Frequently Asked Questions

The Federal Energy Regulatory Commission (FERC) issued a 50-year construction and operational license for the proposed Swan Lake Energy Storage Project in the second quarter of 2019. We want to continue to engage stakeholders in a dialogue about the project as we now move past the decade long permitting process and into construction. If you don’t see the answers to your questions here, we encourage you to reach out to us.

PSH facilities are closed-loop systems that move water between a lower reservoir and an upper reservoir. Water is released from the upper reservoir and used to power hydroelectric generation, collected in the lower reservoir, and returned to the upper reservoir to repeat the process. When the energy used to return the water is from solar or wind, PSH is considered a carbon- and pollution-free source of on-demand power.

California and the Pacific Northwest are pursuing aggressive strategies to reduce greenhouse gas (GHG) emissions from electricity production, including the planned retirement of existing coal-fired power plants and reduced reliance on natural gas-fired generation serving the region. It is estimated that under current policies, as much as 8,000 megawatts (MW) of generation capacity will come offline by 2030.

Renewable energy sources like solar and wind are poised to fill the gap but transitioning to a heavy reliance on intermittent generation means bulk energy storage is needed. Pumped storage hydro is the best technology to support the successful integration of large amounts of wind and solar power and provide grid-wide benefits. Battery storage will play a role in this transition as well, but the technology is not ideally suited for longer duration bulk energy storage and has drawbacks that include a short lifespan, a large carbon footprint, and significant environmental impacts.

PSH like other significant infrastructure projects takes time to plan and construct even once a Federal License has been issued. As a result, the project is planned to be placed into service in 2025. Residents can expect to see construction activity on the ground in 2021.

It is our intent to negotiate voluntary easements with all landowners. Please visit Landowners Page for further information on the easement process.

During construction, the Swan Lake Energy Storage Project expected to support thousands of jobs and millions of dollars in earnings for construction workers. Once constructed, the permanent operations jobs are well paid family wage positions that cannot be moved offshore.

The construction of the Swan Lake Energy Storage Project is capital-intensive and represents a significant investment in durable domestic energy infrastructure. The project will provide a significant boost to the Klamath Falls economy and help increase the tax base by creating thousands of construction jobs, more than a dozen permanent operations and maintenance jobs, as well as local and regional demand for materials and services.

The successful integration of large amounts of wind and solar will increasingly depend on the ability to store large amounts of renewable energy on a daily basis so that it can be dispatched when and where it’s needed. PSH is the most economical bulk energy storage solution that can address these challenges:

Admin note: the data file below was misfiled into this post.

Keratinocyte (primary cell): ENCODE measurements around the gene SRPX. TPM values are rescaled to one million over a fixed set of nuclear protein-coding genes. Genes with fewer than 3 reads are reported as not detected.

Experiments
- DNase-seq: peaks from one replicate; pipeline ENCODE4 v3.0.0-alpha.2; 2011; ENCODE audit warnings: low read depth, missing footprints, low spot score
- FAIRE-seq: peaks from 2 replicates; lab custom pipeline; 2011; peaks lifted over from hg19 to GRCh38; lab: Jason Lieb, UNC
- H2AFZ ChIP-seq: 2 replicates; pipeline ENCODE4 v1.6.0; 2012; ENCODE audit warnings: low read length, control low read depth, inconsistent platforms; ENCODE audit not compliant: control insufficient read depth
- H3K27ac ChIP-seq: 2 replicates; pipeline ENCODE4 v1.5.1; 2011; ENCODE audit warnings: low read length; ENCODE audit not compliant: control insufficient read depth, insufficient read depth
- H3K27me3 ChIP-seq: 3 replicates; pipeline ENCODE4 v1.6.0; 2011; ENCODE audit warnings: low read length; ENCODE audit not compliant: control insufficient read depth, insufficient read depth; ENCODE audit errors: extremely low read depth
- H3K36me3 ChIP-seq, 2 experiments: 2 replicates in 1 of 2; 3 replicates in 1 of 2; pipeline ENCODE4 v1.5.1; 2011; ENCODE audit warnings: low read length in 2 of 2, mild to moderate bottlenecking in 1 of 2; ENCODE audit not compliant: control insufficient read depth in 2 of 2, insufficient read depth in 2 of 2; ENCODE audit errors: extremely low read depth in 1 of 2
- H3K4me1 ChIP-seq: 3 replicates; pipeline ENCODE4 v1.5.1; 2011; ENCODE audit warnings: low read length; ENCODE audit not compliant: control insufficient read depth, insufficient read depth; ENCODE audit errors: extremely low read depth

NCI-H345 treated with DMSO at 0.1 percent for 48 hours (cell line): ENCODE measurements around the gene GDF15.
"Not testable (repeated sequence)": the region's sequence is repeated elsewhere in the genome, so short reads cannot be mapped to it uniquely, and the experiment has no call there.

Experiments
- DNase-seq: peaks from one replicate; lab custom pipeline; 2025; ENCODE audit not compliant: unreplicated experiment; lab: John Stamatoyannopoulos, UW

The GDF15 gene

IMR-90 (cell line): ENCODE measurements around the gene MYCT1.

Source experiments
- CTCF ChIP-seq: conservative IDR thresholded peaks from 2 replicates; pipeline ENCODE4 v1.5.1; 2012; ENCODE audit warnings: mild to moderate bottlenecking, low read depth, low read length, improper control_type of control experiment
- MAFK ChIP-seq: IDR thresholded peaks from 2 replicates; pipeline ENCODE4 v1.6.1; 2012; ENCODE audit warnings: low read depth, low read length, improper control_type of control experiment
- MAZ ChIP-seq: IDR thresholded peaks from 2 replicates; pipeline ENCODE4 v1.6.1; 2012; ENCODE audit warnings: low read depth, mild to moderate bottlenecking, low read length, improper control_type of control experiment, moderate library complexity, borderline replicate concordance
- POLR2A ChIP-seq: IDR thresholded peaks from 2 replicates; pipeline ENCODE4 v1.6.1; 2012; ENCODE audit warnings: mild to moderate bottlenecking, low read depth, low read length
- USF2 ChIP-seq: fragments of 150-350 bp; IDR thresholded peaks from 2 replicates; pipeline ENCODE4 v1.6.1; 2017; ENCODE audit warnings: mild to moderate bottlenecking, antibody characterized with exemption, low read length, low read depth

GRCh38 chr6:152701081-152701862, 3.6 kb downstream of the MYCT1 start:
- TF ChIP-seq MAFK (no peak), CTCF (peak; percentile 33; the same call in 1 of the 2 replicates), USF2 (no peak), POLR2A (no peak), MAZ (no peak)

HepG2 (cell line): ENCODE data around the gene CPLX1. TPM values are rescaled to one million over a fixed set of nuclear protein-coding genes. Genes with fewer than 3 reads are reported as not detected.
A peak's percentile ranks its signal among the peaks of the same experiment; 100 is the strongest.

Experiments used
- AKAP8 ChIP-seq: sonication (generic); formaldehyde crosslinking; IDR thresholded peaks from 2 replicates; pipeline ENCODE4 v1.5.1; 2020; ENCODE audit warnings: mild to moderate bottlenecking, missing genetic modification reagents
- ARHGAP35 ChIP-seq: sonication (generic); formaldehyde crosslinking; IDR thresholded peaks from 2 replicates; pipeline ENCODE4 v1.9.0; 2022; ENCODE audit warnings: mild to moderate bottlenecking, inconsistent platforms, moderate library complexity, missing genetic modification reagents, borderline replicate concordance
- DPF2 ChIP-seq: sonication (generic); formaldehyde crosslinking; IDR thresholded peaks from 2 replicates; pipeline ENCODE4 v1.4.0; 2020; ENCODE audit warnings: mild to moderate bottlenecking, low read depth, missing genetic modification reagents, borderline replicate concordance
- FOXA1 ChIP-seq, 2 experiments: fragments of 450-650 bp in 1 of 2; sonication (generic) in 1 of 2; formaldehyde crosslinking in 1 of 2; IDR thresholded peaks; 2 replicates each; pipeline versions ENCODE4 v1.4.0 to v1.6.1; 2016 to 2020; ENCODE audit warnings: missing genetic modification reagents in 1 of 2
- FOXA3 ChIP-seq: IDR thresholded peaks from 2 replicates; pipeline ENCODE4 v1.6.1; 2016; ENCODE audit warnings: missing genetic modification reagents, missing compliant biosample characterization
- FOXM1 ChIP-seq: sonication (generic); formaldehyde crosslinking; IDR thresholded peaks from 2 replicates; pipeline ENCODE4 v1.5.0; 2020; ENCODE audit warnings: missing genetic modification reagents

• Storing renewable energy and absorbing over-generation: PSH facilities can store large amounts of energy for use when needed, a feature that is particularly valuable during periods of over-generation when renewable energy production exceeds demand.

  • Meeting peak demand: PSH resources are uniquely suited to releasing stores of renewable energy over long durations during periods of peak demand.

  • Capturing oversupply of solar: PSH can support the efficient storage of large amounts of California solar energy for delivery to Oregon consumers at times of peak demand.

  • Minimizing curtailment and transmission congestion: Renewable resources are often located in remote areas with limited transmission. When transmission lines become congested, renewable generation sources are forced to curtail their production. PSH acts as a buffer, optimizing the use of existing transmission lines and minimizing strain on the electrical grid, thereby reducing the need for upgrades.

In addition, PSH can provide most (if not all) of the grid reliability services currently provided by fossil fuel-fired power plants, such as primary frequency and voltage response. These ancillary services are critical to maintaining a reliable electricity grid. For these reasons, PSH is the best available bulk energy storage technology for supporting renewables integration.

At both Rye Development and National Grid, safety is our number one priority. The construction and ongoing operation of the facility will prioritize safety for workers, communities and stakeholders. Please visit our Safety Page for more information.

Dozens of studies and a federal environmental impact statement were completed over the course of a decade long permitting process to ensure that the licensed project minimized impacts to the environment. The 50-year construction and operational license issued in 2019 includes numerous construction and operational measures that require the owner/operator to restore, protect, mitigate and/or enhance lands impacted by the project. Commonly asked about protection/precautions for existing infrastructure:

  • Normal farming and other commercial/non-commercial equipment and vehicles should be able to cross the easement without any restrictions

  • We are responsible for the repair of existing infrastructure including irrigation equipment, or utilities, damaged during project construction

  • We will minimize road impacts during construction and will be responsible for repairing any road damage caused by construction.

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